You might think preparing for a fleet of self-driving cabs would require a lot of rules, preparation and maybe a little worry.
Apparently, Pittsburgh mayor Bill Peduto, a Democrat, isn't stressing. He's welcoming the challenge of being the first major city to test Uber's self-driving fleet, which hit the streets Wednesday, by essentially giving Uber free reign. There are no extra regulations or rules in sight.
It's not our role to throw up regulations or limit companies like Uber. You can either put up red tape or roll out the red carpet.
<b>The New York Times reports</b> the cars were driving around the city for months just so people can get familiar with them. But even emergency services don't know where the cars will go when they're fully operational.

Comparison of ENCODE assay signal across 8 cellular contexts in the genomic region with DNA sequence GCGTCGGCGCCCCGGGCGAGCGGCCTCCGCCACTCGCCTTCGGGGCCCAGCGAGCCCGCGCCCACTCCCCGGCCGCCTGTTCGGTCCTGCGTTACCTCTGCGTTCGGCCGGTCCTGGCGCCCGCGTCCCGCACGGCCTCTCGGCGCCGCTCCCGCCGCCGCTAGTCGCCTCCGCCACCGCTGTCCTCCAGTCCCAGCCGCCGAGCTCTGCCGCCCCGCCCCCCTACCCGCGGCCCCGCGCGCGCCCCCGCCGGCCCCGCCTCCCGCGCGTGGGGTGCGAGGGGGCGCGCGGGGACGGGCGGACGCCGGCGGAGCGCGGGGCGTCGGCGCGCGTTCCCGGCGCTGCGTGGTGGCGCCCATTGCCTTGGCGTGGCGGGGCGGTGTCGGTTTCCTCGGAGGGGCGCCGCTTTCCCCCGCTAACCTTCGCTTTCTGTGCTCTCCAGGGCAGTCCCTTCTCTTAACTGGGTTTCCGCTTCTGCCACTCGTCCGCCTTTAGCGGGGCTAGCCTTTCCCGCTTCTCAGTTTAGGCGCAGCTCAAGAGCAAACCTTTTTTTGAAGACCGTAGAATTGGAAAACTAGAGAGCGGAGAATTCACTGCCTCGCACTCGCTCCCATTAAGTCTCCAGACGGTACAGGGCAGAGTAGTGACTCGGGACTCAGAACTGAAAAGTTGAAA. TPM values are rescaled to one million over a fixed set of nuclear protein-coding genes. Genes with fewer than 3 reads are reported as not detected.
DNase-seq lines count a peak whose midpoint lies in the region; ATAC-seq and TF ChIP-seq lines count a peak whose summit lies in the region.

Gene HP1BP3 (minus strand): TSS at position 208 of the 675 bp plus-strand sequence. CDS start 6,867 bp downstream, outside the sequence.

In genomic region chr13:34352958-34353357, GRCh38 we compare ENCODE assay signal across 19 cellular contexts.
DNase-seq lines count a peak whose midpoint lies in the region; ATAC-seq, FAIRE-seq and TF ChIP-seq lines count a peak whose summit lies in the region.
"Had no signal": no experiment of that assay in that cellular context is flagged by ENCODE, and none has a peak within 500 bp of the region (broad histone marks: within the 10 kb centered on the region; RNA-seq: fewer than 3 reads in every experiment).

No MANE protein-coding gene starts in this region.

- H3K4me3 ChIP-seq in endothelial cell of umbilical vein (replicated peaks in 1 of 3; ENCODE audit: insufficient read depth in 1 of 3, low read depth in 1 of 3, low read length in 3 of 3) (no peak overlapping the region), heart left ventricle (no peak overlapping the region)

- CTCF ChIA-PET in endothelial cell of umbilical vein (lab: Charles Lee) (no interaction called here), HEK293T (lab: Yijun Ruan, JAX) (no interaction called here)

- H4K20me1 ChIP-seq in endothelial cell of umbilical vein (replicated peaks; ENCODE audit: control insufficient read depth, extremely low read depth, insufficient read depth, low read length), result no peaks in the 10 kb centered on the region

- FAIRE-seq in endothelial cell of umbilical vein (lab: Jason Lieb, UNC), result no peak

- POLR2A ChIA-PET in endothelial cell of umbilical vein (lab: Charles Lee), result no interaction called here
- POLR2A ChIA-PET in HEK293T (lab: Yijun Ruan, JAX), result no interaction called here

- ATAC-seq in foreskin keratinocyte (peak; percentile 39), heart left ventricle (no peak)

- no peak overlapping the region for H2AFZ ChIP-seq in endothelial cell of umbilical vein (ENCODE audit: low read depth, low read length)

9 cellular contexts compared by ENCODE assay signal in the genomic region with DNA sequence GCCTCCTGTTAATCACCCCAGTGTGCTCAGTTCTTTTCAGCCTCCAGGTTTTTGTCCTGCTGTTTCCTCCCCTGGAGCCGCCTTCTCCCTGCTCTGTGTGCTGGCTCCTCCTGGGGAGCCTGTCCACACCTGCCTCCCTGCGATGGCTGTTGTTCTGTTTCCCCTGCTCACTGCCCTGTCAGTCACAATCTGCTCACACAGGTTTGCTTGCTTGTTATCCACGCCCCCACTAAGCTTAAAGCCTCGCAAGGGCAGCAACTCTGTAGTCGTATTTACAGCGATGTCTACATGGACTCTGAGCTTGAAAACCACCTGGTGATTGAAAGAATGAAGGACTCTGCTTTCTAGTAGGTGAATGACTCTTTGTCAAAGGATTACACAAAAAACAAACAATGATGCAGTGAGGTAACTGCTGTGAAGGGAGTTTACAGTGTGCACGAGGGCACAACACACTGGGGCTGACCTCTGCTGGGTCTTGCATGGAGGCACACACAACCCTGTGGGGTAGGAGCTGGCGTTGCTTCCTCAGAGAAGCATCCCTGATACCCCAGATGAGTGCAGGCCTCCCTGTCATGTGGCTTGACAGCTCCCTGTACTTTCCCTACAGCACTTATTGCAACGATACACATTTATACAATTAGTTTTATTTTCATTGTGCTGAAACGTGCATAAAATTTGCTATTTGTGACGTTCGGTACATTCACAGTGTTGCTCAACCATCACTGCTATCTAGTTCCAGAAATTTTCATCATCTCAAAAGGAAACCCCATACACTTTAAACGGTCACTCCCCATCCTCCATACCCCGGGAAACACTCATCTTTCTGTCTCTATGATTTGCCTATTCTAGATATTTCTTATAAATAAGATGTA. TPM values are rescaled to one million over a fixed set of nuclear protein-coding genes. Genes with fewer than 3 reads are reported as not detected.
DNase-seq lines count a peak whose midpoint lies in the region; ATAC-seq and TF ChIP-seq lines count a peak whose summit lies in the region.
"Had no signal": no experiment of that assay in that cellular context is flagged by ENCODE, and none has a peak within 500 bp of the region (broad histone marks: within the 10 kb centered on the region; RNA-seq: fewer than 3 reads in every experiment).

Some Pittsburgh locals think Peduto is moving too fast.
"I feel like we were being pushed into being part of this by the city," Montana Michniak told the Times.
But Peduto insists the benefits will be worth it, insisting that while "there is no tech that can guarantee there won't be accidents," there has to be a "better way" than letting thousands of people die a day in car crashes.
So far, Peduto seems pretty excited.
So why Pittsburgh?
One of the big reasons was actually a legal loophole. Pennsylvania law doesn't technically ban driverless cars, as long as someone could take over in an emergency. Also, Pittsburgh is home to Carnegie Mellon University, a robotics hub that Uber found useful.
You can see one of the Ubers in action around the city here.